The surprising thing is that America, the self styled 'Land of the Free', is often at the front of the queue for the next ban.
One thing some Yanks have been trying to ban for a long while, guns, still seems to be untouchable. Every time an American shoots people, the usual suspects pop up and demand that all the law abiding gun owners who didn't shoot anyone have their guns taken off them.
It never works though, there are too many guns and too many gun owners in the USA for a ban to practical. There are some token gestures made and a lot of talk, but so far, gun ownership is still a liberal thing in America.
Following the latest shooting in Charleston, the same bleating for bans has been in the news, but I think the gun grabbers may have got the message that they are fighting a lost cause, at least for now. Huge bans like that need to be done in small baby steps, not in one fell swoop. Just like smoking bans, they need to start small but think big.
This time they've picked a different target to guns - they want to ban the Confederate Flag. Apparently the shooter was in some pictures with the Confederate Flag and they are suggesting that the flag promotes race hatred which in turn provoked the Charleston shooting.
There is much debate about what the flag actually represents. To some southerners it is a symbol of their heritage. To some black people it is a symbol of racial oppression.
The racism suggestion comes from two angles. The first is the fact that the Southern states who wanted to secede, wanted to do so in order to keep slavery. That isn't a reason to call the flag racist in my opinion. The flag does not represent slavery, it represents Southern Independence from the North
The fact that one of the reasons for the South wanting to secede was slavery, does not make the idea of Independence racist. Slavery was only one of the reasons and because the North won the war, they were in a position to write history to the tune that slavery was the only reason.
In fact it was a minor one. The Government in the North had simply got too big for it's boots and was interfering in the South to an intolerable level. For example, the North was in debt to the banks and wanted the Southern gold reserves to pay that debt. The South could see quite clearly that the Federal Reserve banking system was fatally flawed.
Slavery as an institution would still not have survived even if the South won it's independence. Many in the South did want to abolish slavery. As soon as an alternative economic model could have been achieved, slavery would have become part of history anyway. It may have taken a lot longer to happen, but could possibly have been a better option than a bloody civil war. We can only speculate. Something as reprehensible as slavery had no future in any evolving word and simply could not last, independence or no.
The second racism angle comes from how the flag was used in the years after the war. Certain groups who were definitely dyed in the wool racists appropriated the flag for their own reasons.
Symbols have been taken by groups and used for things other than their original meaning throughout history. The Swastika existed 3000 years before the Nazis but there are no ancient Egyptians about who could display one and say, "This is about my heritage", so now it's a purely Nazi symbol.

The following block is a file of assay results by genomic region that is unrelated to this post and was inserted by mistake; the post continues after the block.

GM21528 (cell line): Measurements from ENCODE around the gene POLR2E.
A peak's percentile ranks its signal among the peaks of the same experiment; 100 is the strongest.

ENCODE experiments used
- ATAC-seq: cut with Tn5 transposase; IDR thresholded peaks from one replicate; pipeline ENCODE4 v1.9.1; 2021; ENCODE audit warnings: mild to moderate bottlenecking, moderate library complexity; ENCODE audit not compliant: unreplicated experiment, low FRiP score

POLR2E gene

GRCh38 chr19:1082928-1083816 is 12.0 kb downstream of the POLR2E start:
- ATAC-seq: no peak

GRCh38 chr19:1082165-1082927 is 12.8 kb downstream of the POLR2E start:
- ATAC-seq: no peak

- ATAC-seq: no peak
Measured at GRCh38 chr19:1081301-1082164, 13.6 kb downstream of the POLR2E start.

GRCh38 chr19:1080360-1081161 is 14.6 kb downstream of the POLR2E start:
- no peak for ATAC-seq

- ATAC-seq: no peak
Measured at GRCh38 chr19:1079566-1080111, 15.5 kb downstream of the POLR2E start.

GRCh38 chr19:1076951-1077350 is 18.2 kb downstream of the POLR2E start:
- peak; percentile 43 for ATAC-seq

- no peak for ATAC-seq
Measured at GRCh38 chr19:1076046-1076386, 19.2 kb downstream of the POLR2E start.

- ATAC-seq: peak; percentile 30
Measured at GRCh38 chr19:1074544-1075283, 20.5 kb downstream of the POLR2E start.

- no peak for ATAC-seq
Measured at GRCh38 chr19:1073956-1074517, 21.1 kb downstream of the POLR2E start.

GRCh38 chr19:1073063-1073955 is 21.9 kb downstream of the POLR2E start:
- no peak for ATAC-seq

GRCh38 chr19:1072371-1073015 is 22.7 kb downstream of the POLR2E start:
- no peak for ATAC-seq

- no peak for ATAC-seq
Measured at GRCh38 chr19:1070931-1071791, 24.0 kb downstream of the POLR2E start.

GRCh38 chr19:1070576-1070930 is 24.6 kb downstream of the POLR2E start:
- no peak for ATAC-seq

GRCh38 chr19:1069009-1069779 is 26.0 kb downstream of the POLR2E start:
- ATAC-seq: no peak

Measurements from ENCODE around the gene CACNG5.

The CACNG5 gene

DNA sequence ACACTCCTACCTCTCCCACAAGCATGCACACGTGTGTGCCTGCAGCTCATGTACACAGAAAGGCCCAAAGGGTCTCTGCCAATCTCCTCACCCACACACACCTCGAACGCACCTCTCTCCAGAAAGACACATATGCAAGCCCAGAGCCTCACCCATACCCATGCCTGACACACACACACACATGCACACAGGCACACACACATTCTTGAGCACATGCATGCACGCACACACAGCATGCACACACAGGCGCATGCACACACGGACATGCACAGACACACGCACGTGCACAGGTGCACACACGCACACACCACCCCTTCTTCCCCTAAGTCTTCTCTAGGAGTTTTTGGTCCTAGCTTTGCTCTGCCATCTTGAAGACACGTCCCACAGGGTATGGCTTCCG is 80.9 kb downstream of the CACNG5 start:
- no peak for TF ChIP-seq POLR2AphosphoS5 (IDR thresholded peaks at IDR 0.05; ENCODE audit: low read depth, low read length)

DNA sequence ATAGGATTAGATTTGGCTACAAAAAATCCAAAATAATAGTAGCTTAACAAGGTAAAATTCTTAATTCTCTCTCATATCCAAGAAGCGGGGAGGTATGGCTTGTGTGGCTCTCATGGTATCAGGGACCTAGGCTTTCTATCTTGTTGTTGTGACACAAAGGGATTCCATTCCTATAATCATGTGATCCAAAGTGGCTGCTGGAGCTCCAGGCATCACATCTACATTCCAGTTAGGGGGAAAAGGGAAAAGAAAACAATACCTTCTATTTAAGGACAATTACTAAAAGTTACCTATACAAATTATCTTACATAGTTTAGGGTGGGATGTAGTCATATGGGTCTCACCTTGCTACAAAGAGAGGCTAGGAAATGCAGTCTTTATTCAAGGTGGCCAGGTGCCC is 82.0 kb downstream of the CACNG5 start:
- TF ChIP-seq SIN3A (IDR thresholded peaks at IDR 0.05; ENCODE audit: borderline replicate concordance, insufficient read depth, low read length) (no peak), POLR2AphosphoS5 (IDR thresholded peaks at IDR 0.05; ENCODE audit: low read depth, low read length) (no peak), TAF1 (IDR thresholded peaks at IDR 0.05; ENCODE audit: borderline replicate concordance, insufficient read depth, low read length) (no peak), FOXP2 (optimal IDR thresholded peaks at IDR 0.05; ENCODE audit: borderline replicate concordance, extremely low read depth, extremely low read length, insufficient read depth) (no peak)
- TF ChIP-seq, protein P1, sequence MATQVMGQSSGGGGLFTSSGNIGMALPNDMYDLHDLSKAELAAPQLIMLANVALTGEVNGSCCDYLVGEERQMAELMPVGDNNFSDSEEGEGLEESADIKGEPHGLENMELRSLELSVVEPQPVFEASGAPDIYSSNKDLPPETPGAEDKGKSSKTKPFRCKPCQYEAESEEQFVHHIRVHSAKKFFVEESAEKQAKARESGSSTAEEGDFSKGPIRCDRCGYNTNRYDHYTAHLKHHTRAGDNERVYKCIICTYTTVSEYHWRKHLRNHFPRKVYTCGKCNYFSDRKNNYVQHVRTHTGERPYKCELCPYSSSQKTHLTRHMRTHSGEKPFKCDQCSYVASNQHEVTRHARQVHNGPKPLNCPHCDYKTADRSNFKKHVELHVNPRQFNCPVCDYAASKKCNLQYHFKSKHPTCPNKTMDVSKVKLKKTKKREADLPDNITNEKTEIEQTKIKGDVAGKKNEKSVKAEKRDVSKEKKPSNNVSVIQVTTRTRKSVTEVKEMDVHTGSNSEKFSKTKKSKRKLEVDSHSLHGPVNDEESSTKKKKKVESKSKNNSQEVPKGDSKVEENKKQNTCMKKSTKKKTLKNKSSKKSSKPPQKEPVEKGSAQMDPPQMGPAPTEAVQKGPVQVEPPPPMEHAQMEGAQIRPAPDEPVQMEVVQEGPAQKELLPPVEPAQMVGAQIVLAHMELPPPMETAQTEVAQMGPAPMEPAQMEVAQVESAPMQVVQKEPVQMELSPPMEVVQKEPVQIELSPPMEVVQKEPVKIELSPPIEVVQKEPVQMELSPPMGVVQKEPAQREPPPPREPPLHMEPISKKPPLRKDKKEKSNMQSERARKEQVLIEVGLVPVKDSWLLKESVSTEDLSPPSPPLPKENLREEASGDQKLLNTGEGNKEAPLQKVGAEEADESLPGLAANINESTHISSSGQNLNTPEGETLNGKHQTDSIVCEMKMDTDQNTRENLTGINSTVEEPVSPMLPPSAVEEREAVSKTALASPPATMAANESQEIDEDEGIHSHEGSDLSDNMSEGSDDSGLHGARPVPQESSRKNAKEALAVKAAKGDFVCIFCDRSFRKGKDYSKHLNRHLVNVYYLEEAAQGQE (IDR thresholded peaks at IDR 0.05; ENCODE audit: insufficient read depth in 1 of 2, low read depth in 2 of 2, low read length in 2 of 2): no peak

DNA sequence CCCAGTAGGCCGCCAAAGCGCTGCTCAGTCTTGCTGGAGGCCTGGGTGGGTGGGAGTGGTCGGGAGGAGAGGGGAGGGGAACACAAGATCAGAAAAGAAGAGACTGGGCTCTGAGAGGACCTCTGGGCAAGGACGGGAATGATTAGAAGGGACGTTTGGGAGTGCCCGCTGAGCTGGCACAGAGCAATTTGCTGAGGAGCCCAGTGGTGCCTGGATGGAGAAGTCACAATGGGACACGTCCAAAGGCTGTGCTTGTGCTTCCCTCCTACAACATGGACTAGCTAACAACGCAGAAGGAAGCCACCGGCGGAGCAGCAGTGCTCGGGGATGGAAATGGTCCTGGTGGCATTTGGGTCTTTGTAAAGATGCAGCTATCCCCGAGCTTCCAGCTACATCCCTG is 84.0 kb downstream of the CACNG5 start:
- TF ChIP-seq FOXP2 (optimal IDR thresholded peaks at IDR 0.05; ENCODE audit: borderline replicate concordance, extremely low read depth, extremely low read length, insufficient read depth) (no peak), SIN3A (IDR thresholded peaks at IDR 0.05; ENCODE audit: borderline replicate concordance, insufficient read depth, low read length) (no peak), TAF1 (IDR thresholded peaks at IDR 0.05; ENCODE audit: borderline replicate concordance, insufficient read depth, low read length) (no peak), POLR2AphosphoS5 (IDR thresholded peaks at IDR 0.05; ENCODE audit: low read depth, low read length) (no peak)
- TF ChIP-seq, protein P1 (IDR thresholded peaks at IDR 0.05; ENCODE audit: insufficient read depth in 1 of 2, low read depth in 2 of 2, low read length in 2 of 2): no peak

Does it matter that the Southern Cross has been used by racist groups in history? I think not. I think the important thing is not how a person views the flag when they look at it but how a person views the flag when they display it.
If a racist person displays the Confederate Flag, the flag is no more to blame for that person being a tosser than one displayed by a Redneck who can trace their family history to the battle of Gettysburg. Why ban the Redneck flying the flag rather than challenge the racist person?
I have a small Confederate Flag lapel pin on one of my jackets. I wear it because I personally see the flag as a symbol of the fight against big Government rather than having anything to do with race. (I also have a large one behind my drum kit, but that's just a Lynard Skynard thing. The Cross does appear in a lot of Country Music stuff, of which I'm a big fan).
But the gun grabbers have got their little victory. Items displaying the flag are being taken off the shelves, both real and virtual, by a number of large stores. That isn't a victory in the fight against racism, that's a victory for ignorance and fear. Do you remember what happened last time a western country began using those reasons to control what people think?
And it won't stop there, the first victory is only ever the start of the race for those who want to ban symbols and control speech and thought:
So what are we to do? Wipe the history of slavery from modern life in case a reference to it offends someone? History is supposed to be learned from, not erased. As soon as we forget the bad things that happened in our pasts, we're doomed to repeat them.
This chap makes a good point:
As long as major companies are ending sales of the Confederate flag in the wake of the Charleston church shooting, why not pull rap music from the shelves as well?The PC brigade obviously haven't told him the black people cannot be racist as they're all victims innit.
"A lot of the music by those artists is chock full of the n-word and the b-word and the h-word, and racist, misogynist, sexist anti-woman slurs none of those retail executes would be caught dead using,” he said.
“We’re in the process of banning everything. Just a thought.”
It's a good point but I'm sure he understands that the correct response to banning A is not to ban B in retaliation.
I hate rap music but I don't want it banned. The correct response to banning A is to get an A and display it with pride.
(If any of my American friends spot mistakes in my interpretation of American history, please put me right in the comments)